Cool Stars in Boston

This summer I travelled to Boston to present my research at the “Cool Stars” Conference. During the conference, astronomers travel from all over the world to meet and present their work on stars that range in size from the Sun, to very cold stars that are approximately the size of Jupiter. I am particularly interested in the smallest, coldest objects known, the so-called brown dwarfs. These objects form like the Sun – via the collapse of a large cloud of gas and dust – however they do not gain enough mass to burn nuclear energy like the Sun. Instead, they are born hot and spend their lives cooling and dimming. The reason that I am so interested in these objects is that they have very similar properties to directly-imaged exoplanets. They have similar masses, radii, and temperatures and can be much more easily observed in the absence of a bright host star. For this reason, we often refer to these objects as “exoplanet analogues”

During my PhD I spent 4 years studying the atmospheres of these objects, looking for evidence of weather phenomena. I conducted the first large survey for weather patterns on exoplanet analogues using telescopes in Chile and Hawaii. This survey led to the first discovery of clouds in a planetary-mass object, as well as several subsequent detections. I was chosen to present this work during a plenary session at the Cool Stars conference, which would be the biggest talk of my academic career to date! While this was a daunting task, the chance to travel and stay in Boston for a week certainly eased my concerns.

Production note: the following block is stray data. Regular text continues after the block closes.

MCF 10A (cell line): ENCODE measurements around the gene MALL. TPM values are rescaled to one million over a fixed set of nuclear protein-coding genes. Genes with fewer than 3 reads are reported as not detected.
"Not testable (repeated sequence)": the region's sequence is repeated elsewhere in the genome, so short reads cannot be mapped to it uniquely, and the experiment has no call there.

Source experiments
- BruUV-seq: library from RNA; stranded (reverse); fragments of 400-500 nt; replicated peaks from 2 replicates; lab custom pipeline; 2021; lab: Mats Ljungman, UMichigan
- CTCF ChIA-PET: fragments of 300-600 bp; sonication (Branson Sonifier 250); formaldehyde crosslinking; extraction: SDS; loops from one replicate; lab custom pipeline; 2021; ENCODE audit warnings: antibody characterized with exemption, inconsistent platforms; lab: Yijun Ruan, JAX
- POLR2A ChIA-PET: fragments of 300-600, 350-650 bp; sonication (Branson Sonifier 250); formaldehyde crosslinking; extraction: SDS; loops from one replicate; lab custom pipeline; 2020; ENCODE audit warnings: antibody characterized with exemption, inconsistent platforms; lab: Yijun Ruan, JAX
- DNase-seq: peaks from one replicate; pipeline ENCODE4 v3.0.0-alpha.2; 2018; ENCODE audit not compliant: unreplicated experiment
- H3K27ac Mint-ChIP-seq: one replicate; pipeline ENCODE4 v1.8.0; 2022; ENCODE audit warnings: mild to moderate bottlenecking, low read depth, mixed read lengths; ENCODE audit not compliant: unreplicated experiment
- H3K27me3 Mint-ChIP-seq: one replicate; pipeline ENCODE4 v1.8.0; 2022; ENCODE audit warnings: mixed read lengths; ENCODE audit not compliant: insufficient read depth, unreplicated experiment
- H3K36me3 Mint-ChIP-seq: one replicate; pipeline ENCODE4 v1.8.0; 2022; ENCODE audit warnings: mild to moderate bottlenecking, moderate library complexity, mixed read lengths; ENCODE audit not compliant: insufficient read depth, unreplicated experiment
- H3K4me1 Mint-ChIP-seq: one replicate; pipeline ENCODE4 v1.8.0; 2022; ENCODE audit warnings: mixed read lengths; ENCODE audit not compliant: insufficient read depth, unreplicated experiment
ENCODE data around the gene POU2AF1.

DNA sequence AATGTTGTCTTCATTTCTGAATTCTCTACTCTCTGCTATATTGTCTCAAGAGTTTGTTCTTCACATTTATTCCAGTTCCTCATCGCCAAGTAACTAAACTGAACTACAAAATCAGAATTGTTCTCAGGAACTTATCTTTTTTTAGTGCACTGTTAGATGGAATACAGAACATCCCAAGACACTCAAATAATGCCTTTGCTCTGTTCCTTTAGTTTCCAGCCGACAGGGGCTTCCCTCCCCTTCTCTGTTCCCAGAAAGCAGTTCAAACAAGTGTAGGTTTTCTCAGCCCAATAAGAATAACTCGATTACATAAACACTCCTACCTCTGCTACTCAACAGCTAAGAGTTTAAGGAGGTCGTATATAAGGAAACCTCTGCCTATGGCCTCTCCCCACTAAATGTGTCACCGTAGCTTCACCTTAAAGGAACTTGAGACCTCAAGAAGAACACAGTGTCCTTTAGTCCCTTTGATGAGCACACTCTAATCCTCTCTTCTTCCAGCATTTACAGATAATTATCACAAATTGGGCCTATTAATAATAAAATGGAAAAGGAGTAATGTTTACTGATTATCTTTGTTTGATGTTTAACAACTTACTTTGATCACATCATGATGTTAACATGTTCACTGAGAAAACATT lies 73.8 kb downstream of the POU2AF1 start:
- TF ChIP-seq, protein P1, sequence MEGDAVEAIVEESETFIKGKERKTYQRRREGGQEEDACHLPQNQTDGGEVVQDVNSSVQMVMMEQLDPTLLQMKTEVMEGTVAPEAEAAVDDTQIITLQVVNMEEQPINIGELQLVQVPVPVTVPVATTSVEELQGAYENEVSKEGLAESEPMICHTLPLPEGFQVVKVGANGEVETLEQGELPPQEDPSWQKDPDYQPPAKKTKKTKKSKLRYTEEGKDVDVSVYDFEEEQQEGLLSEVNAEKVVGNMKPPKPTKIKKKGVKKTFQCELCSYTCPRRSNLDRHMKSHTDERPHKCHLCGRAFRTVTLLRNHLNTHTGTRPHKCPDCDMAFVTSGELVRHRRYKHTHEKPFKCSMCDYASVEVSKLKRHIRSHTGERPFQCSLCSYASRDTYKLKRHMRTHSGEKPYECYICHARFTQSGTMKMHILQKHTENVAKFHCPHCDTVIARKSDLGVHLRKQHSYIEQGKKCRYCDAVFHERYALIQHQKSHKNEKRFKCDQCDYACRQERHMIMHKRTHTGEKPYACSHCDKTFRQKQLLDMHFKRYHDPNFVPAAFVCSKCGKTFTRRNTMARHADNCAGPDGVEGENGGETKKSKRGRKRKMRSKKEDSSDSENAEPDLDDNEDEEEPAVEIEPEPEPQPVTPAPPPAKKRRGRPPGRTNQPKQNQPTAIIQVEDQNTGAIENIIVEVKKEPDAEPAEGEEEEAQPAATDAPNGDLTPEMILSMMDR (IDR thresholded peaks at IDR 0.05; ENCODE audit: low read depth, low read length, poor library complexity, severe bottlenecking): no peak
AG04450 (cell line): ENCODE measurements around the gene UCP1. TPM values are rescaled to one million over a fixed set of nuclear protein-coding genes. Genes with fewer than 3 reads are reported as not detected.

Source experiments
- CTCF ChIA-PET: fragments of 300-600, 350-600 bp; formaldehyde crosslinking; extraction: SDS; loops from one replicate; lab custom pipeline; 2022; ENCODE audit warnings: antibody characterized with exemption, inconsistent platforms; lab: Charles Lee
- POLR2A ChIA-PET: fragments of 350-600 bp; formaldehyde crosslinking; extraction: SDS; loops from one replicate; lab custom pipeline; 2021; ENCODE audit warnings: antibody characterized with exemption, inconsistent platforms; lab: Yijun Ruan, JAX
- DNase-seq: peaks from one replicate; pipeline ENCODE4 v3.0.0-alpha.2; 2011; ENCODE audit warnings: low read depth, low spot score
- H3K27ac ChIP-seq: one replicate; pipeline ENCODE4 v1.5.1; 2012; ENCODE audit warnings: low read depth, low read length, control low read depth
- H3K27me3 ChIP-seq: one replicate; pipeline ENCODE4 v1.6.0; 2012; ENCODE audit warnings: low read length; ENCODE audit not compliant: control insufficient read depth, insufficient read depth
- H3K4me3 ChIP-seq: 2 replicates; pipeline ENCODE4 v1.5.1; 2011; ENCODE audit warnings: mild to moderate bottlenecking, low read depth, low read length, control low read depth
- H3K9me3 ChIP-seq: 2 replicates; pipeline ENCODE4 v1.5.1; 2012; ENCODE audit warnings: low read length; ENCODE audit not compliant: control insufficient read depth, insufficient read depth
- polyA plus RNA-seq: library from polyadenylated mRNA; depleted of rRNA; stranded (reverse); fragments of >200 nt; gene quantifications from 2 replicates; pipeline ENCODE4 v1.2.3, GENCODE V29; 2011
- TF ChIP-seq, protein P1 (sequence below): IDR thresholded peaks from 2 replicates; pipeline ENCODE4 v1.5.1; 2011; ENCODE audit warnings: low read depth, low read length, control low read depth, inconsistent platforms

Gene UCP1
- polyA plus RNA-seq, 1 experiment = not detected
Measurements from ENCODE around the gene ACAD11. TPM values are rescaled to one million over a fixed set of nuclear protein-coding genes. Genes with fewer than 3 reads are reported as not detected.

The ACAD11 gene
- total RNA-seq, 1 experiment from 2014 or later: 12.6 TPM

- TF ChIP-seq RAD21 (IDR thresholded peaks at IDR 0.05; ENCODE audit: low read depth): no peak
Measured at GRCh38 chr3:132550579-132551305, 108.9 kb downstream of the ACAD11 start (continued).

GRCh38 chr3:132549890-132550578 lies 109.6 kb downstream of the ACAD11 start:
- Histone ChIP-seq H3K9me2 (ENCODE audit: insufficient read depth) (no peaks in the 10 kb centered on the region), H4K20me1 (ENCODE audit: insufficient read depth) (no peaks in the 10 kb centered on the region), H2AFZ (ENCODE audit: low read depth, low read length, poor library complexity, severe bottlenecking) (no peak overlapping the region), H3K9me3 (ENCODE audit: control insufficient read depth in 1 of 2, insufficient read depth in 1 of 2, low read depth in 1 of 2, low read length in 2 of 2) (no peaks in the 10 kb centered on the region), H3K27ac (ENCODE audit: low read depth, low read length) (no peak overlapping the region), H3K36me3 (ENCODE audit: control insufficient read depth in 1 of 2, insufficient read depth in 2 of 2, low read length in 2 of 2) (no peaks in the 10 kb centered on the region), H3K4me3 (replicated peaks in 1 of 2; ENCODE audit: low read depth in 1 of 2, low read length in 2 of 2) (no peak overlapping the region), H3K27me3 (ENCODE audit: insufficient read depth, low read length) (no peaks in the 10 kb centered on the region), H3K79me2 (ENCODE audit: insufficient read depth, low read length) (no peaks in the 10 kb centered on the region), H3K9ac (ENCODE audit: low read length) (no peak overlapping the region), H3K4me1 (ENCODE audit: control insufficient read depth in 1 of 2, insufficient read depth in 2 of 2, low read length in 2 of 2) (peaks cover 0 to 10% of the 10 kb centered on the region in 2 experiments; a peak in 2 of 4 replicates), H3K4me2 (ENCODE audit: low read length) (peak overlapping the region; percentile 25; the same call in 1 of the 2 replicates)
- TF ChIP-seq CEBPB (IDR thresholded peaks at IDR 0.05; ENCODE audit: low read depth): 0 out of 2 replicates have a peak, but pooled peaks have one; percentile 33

The conference was held at Boston University. The week got off to a great start with a lot of topical talks and workshops on Monday. There were plenty of breaks throughout the day which gave us a chance to discuss the science results presented at the conference as well as ideas for future collaborations. The conference ended at around 6pm each day, giving us a chance to explore Boston each evening. The conference dinner was held on Thursday night, at the Top of the Hub, a restaurant located on the 52nd floor of the Prudential Center, overlooking the whole of Boston. Unfortunately, my talk was on Friday morning, so I could not avail of the abundant free wine and karaoke that was on offer.

On Friday morning I went over presentation a couple of times before heading the conference venue. Since I had spent the week talking with the other conference attendees, I was feeling a lot more confident about my presentation. The talk went well, and I had a lot of questions afterwards. Since it was the end of the conference I could not spend too long discussing my results with people, but I have been in email contact with several people since.  All in all, this week was very beneficial and productive for me. My talk garnered a lot of interest from my fellow astronomers and I discussed many potential research projects with people that I met at the conference. I am very grateful to the Principal’s Go Abroad Fund for allowing me this opportunity!


Boston Harbor at sunset

Categories: Go Abroad Fund, North America, USA

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